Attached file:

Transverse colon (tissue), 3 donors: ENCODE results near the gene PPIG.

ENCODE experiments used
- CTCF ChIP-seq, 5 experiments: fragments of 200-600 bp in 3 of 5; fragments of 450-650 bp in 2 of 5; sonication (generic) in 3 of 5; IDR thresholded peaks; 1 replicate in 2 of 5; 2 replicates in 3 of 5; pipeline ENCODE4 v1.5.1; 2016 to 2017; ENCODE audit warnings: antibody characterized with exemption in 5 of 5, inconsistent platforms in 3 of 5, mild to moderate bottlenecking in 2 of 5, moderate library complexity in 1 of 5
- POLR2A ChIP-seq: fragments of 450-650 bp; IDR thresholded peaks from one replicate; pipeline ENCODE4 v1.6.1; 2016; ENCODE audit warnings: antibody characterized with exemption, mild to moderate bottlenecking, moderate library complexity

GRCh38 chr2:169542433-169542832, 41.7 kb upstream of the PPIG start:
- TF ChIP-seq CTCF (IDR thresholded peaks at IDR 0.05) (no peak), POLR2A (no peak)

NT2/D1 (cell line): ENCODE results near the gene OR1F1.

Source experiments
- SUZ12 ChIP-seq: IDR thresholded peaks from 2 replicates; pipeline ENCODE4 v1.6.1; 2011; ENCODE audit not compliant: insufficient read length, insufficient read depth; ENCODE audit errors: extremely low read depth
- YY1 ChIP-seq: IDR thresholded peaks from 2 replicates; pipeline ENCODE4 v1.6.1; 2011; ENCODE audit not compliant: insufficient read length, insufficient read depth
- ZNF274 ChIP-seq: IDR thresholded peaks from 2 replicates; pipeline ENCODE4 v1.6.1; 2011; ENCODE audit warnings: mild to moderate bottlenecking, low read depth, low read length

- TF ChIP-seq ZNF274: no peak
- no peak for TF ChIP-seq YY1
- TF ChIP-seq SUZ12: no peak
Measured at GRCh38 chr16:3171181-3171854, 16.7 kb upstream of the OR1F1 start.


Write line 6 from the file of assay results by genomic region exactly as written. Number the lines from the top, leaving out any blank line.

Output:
- TF ChIP-seq CTCF (IDR thresholded peaks at IDR 0.05) (no peak), POLR2A (no peak)